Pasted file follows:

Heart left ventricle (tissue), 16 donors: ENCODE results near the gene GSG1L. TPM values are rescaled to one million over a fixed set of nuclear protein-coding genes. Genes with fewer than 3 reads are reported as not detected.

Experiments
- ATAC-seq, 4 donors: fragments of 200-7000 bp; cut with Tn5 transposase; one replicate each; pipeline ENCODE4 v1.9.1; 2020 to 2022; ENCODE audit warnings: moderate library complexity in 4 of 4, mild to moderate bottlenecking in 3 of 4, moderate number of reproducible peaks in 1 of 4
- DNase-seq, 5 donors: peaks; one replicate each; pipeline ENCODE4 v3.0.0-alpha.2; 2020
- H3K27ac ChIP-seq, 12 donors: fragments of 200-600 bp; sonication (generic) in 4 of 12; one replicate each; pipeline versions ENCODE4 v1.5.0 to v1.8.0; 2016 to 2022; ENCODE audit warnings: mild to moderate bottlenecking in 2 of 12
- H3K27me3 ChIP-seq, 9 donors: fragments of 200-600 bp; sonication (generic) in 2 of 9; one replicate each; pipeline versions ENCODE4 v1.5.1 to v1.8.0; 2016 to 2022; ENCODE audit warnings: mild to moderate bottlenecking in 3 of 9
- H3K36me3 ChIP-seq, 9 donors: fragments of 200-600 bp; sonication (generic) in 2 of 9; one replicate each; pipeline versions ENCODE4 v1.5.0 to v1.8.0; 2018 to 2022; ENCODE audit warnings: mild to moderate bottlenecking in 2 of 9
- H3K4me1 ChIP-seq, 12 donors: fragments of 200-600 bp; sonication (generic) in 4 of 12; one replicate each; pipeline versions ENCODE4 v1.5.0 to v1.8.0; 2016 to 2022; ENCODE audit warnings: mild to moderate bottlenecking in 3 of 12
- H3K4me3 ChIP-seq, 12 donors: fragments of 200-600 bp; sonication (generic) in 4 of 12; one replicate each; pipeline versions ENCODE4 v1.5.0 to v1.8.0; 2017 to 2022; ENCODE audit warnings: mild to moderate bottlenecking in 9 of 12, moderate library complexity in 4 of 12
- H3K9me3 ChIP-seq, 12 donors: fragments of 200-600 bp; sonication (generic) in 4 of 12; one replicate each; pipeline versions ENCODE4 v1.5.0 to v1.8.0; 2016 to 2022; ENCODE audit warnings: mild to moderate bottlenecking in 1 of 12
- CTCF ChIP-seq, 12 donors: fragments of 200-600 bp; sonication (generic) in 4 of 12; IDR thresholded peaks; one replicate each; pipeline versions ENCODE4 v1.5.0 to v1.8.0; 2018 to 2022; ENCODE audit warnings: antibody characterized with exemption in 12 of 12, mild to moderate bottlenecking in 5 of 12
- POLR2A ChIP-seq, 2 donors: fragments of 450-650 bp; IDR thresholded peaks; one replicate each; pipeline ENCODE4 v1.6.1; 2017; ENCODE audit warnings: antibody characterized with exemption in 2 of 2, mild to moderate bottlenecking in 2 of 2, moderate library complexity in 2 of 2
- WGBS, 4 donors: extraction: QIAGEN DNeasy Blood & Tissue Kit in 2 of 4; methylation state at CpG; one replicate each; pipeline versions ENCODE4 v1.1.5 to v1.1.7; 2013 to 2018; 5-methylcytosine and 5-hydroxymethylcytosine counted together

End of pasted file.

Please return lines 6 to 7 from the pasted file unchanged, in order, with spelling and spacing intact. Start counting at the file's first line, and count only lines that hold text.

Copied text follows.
- H3K27me3 ChIP-seq, 9 donors: fragments of 200-600 bp; sonication (generic) in 2 of 9; one replicate each; pipeline versions ENCODE4 v1.5.1 to v1.8.0; 2016 to 2022; ENCODE audit warnings: mild to moderate bottlenecking in 3 of 9
- H3K36me3 ChIP-seq, 9 donors: fragments of 200-600 bp; sonication (generic) in 2 of 9; one replicate each; pipeline versions ENCODE4 v1.5.0 to v1.8.0; 2018 to 2022; ENCODE audit warnings: mild to moderate bottlenecking in 2 of 9